UARU
Town of Abandoned Rails and Spilled Blood: Inside Separatist Ilovaisk
6 September, 2017

Photo credit: Oleksandr Isak

In 2014, hundreds of Ukrainian soldiers were killed in a crushing military defeat at Ilovaisk. Three years later, we returned to see how the town lives now.

It was the bloodiest moment in Ukraine’s long war with Russia-backed insurgents.

Three years ago, Russian and separatist forces surrounded the Ukrainian troops outside the town of Ilovaisk. After an agreement to allow the Ukrainian army to retreat fell through, hundreds of Ukrainian soldiers lost their lives attempting escape the “Ilovaisk cauldron.”  

In a sense, the crushing defeat at Ilovaisk proved to be a turning point in the war. Ukrainian forces ceded the town to the separatists of the “Donetsk People’s Republic” (DPR). After the battle — widely regarded as a tragedy in Ukraine — the two sides suspended hostilities for the first time. Then, peace negotiations began in Minsk.

Photo credit: Oleksandr Isak

Ilovaisk was the first time that regular units of the Russian armed forces joined the fray, according to the Military Prosecutor’s Office (MPO) of Ukraine. And Ukraine met a brutal defeat, one so great that exact losses have not yet been calculated.

According to the MPO, 366 soldiers of the Ukrainian Armed Forces lost their lives in Ilovaisk. Another 429 were wounded, 300 were taken prisoner, and eight Ukrainians from the battle still remain in captivity to this day. But the Armed Forces’ Public Relations Department advances other figures: 192 soldiers killed, 212 injured, 25 missing, and eight held hostage.

Photo credit: Oleksandr Isak

And that’s without including volunteer battalions’ losses — unidentified soldiers’ bodies were buried in a cemetery in the city of Dnipro. The number of separatist and Russian casualties also remains unclear.

Three years later, Hromadske teamed up with the Latvian news site Spektr to return to Ilovaisk and see what life is like there today.

Ilovaisk 2017

Ukraine’s eastern Donbas region is densely populated. Ilovaisk is not. With only 15 thousand residents as of January 2015, the town is so small that it often isn’t even included in statistical data about the self-proclaimed “Donetsk People’s Republic.” Ilovaisk was always closer to a satellite town of neighboring Khartsyzsk, which has roughly 100 thousand residents.

Photo credit: Oleksandr Isak

But Ilovaisk differed from other small towns in a critical way: one of the largest railway hubs in the former Soviet Union was located there. Trains from the European part of the USSR passed through Ilovaisk on their way to the resort towns of Adler, Sochi, Sukhumi, and Batumi. People even called Ilovaisk “The Gateway to the Caucasus.”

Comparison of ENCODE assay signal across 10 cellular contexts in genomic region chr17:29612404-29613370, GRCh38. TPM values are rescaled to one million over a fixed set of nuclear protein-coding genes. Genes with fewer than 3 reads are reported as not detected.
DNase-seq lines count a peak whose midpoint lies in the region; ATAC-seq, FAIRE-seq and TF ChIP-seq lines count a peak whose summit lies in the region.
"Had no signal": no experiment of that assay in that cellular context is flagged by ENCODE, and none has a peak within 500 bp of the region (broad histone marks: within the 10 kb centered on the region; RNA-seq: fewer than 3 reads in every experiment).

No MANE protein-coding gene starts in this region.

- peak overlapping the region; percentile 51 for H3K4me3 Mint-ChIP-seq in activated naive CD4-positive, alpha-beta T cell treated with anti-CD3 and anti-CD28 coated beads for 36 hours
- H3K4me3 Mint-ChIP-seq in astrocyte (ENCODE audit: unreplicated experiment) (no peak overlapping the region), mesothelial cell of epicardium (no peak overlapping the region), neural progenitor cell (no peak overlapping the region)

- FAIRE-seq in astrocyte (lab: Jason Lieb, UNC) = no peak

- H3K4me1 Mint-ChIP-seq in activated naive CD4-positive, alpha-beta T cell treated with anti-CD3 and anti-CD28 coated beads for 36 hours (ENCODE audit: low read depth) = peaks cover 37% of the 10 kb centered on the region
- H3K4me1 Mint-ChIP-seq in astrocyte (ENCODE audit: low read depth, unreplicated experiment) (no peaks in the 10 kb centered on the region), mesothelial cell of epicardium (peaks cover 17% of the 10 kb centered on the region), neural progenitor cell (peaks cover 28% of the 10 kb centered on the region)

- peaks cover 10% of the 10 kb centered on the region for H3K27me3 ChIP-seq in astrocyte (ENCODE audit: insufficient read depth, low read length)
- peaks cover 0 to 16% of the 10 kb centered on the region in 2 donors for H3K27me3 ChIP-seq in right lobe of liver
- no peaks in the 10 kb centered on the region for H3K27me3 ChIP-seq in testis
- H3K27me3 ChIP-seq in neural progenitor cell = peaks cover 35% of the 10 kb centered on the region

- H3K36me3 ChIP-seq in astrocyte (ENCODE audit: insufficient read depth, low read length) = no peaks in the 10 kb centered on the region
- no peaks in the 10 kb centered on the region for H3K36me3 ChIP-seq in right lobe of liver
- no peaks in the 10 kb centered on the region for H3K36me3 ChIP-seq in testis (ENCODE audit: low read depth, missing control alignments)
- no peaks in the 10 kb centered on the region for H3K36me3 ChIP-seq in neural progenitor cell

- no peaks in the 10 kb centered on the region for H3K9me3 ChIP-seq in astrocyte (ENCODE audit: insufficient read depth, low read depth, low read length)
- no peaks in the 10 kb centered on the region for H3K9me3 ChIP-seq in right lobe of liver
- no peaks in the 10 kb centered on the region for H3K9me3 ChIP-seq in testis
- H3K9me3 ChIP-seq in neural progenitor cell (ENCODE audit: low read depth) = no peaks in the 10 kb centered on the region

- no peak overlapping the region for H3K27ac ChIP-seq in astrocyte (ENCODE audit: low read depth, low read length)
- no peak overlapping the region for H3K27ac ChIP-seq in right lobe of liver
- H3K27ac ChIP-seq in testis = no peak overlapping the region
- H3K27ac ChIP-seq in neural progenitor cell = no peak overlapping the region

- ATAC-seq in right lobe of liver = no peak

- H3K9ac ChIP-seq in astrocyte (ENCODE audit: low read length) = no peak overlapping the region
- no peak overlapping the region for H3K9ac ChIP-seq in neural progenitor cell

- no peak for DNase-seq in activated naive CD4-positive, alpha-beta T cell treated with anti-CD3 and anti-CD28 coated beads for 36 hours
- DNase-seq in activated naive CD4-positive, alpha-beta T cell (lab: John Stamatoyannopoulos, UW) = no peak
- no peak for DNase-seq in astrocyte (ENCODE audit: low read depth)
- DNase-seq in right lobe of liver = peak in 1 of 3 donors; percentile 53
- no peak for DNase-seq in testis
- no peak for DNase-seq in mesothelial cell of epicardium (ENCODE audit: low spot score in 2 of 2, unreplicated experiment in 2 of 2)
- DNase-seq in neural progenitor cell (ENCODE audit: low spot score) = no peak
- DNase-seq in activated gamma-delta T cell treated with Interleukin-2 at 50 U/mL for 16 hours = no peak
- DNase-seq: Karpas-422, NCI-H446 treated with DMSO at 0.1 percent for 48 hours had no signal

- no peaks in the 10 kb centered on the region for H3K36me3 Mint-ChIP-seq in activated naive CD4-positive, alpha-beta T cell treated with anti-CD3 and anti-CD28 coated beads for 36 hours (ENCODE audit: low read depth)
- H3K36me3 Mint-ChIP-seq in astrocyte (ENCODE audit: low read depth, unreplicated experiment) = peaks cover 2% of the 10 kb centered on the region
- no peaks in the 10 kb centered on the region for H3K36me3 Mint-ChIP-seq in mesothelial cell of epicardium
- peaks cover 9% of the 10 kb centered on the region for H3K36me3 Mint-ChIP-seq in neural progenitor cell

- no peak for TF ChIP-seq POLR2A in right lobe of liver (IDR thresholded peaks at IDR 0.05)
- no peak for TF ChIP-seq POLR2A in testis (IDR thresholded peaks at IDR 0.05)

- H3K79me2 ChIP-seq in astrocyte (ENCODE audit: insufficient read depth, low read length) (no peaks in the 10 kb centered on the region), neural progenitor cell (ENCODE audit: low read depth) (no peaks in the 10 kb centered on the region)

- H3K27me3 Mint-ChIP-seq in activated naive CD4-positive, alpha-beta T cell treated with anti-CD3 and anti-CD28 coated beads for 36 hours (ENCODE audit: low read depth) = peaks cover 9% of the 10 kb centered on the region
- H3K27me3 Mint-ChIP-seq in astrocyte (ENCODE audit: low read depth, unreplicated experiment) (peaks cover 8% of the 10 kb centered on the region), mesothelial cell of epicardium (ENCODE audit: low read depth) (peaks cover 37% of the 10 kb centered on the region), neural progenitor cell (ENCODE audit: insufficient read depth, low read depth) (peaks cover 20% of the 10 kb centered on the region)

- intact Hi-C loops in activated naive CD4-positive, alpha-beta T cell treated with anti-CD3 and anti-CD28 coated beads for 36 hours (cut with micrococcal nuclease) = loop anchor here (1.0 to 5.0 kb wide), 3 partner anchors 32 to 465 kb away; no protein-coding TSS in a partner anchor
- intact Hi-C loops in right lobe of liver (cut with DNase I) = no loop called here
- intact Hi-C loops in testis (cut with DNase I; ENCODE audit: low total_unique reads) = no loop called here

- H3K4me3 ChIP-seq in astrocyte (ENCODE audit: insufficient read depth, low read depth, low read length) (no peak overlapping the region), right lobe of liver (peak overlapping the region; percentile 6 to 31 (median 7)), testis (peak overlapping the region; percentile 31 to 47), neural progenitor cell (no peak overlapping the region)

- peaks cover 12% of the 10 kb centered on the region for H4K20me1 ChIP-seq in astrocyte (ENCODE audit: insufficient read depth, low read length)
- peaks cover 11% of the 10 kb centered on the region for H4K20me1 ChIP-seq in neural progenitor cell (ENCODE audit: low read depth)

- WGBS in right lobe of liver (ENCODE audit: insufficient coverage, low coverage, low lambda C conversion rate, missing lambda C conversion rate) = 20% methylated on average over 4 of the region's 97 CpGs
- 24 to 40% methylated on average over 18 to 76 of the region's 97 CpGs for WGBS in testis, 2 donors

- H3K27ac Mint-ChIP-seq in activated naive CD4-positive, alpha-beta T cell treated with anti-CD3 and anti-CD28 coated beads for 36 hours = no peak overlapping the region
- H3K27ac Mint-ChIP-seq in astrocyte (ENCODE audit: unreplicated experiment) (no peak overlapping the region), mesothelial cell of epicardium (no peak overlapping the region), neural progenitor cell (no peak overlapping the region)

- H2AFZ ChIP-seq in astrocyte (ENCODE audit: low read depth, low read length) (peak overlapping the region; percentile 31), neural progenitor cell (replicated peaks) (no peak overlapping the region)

All employment in the town was somehow connected to the railroad. And that status of “transport hub” is still important today. The so-called “road of life” from the “republic’s” capital, Donetsk, to Russia passes through Ilovaisk. Russian humanitarian convoys usually take this road.

Locals take pride in the road and its newly laid black asphalt and perfect markings. Nearby stands a sign with the word “Ilovaisk” painted in the colors of the DPR flag. At every turn, trees are bright with yellow fruit.

Along this segment of the road to Russia, residents conduct a lackadaisical trade in fruit. Seated in front of damaged wooden fences, they sell the local produce to the occasional buyer. The prices are “democratic” — after cheerful haggling, a bucket of pears, small peaches, large plums, or apples costs just 100 rubles (around $1.7). A jar of black currants goes for just 25 rubles ($0.40).

Photo credit: Oleksandr Isak

Not far away is a house “from Russia.” This means that, like many other buildings destroyed in the war, it was constructed with “humanitarian building materials” on Moscow’s dime. These small, comfortable homes, fitted with built-in kitchen furniture and appliances, are already well-known to residents of Debaltseve, the separatist-controlled site of another destructive battle. Usually the reconstruction effort doesn’t reach the fences, which remain pockmarked with bullet-holes. It’s very picturesque.

The builder of this “Russian” house — who spoke on condition of anonymity — said that Moscow allocates the money to bypass the DPR’s budget. A private contractor examines the site, makes estimates, and hires subcontractors for specific projects. This Russian money is used only to pay for construction work. The materials themselves — from glass to slate — arrive in white humanitarian convoys.